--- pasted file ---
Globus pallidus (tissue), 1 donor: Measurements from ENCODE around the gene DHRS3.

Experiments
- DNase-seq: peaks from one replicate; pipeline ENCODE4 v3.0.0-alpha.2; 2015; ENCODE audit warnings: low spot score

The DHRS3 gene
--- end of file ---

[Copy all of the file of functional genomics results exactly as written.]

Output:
Globus pallidus (tissue), 1 donor: Measurements from ENCODE around the gene DHRS3.

Experiments
- DNase-seq: peaks from one replicate; pipeline ENCODE4 v3.0.0-alpha.2; 2015; ENCODE audit warnings: low spot score

The DHRS3 gene